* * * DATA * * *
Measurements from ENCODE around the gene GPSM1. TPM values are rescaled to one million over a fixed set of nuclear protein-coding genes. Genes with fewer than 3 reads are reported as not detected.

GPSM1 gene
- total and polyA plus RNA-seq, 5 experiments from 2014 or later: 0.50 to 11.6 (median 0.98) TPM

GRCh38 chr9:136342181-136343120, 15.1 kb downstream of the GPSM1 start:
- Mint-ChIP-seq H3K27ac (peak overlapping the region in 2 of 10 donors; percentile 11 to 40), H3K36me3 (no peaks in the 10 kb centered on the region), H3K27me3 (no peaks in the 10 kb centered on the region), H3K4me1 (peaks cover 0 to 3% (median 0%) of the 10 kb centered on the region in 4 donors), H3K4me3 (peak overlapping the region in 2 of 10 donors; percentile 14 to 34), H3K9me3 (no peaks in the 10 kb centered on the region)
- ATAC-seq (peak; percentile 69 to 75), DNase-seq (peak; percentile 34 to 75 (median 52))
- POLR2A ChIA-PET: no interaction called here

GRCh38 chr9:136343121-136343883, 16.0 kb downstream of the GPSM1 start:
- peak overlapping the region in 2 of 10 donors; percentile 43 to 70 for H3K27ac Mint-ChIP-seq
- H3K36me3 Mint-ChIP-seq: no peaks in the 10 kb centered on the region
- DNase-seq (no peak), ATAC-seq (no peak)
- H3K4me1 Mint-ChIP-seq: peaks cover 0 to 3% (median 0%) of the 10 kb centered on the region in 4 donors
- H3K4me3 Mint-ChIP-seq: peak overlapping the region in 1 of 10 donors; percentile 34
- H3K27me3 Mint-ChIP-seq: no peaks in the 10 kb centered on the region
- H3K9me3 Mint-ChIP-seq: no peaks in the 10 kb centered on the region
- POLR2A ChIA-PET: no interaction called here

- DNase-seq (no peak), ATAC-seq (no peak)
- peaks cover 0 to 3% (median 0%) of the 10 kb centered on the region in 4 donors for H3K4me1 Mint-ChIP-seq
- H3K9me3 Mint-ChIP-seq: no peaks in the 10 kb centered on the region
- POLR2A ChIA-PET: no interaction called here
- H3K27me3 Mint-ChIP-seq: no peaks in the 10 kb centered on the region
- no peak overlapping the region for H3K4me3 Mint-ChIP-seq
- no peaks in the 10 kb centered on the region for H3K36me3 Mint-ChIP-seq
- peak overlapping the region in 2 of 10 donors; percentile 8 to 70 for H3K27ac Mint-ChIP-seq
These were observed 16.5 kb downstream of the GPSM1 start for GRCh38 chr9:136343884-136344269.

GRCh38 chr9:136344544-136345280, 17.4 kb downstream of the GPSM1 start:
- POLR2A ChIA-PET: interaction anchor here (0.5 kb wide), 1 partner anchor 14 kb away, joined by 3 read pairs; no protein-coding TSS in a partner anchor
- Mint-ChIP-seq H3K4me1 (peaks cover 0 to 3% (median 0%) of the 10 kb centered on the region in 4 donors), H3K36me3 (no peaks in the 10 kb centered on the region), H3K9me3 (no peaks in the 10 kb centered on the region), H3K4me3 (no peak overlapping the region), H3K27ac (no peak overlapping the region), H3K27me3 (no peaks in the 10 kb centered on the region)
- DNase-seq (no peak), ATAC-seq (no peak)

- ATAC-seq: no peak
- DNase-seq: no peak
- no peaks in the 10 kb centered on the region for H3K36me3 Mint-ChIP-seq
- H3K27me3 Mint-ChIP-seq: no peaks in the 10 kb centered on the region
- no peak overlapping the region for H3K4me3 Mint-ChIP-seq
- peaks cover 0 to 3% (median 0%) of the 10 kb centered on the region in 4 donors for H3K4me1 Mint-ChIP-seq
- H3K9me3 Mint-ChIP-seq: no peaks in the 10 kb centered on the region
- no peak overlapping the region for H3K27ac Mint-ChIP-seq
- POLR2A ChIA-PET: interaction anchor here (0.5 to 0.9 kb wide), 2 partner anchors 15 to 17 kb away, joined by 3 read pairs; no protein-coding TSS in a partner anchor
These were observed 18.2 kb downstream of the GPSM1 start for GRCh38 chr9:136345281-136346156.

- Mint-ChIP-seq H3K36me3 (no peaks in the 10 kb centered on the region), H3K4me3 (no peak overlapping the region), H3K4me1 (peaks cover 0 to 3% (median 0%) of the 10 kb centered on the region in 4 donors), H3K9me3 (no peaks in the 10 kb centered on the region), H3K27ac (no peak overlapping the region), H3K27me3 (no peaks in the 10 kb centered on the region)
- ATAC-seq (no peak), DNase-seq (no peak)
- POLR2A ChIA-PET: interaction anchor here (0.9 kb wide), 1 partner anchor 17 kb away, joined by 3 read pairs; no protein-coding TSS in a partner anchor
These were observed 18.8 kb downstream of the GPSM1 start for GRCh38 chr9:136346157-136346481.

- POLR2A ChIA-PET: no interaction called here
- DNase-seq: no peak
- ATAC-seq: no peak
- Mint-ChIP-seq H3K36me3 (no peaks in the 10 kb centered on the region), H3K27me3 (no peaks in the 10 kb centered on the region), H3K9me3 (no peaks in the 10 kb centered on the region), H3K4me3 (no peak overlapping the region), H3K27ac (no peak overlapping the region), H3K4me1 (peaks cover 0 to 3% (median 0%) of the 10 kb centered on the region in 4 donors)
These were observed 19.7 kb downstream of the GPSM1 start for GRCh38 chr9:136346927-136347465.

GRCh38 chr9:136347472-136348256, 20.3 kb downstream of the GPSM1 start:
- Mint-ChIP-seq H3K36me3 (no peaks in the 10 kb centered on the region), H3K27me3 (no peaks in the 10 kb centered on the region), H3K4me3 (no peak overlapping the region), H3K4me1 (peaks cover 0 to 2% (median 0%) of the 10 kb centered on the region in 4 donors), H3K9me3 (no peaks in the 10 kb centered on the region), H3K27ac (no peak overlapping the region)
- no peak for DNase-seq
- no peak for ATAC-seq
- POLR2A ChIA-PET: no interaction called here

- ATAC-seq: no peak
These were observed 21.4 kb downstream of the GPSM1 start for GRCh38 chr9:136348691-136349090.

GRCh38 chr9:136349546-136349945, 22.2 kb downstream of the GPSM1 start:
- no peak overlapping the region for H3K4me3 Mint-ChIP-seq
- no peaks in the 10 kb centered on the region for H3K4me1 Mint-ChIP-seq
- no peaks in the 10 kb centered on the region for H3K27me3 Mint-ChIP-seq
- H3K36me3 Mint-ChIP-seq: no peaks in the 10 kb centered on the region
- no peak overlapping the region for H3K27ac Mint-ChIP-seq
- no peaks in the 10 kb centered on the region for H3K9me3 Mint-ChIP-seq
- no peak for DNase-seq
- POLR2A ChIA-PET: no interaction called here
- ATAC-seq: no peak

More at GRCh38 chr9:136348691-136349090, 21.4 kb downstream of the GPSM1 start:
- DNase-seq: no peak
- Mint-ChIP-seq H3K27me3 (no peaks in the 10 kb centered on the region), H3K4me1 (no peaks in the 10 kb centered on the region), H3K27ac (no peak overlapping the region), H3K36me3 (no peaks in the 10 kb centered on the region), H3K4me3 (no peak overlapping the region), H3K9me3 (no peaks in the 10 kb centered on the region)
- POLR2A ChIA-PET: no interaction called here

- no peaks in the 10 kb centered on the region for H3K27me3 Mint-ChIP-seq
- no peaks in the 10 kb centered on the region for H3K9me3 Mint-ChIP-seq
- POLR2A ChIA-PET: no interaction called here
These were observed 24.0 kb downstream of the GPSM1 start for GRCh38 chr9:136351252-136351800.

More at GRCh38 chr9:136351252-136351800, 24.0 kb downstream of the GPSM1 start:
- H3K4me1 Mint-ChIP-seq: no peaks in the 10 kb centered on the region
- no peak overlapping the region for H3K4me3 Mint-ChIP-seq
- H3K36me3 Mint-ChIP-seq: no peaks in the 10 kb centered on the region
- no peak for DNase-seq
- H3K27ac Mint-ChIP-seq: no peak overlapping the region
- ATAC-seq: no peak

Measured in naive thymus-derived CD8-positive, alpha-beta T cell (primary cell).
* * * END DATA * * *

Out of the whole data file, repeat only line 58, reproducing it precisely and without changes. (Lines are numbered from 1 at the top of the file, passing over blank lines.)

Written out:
- no peaks in the 10 kb centered on the region for H3K4me1 Mint-ChIP-seq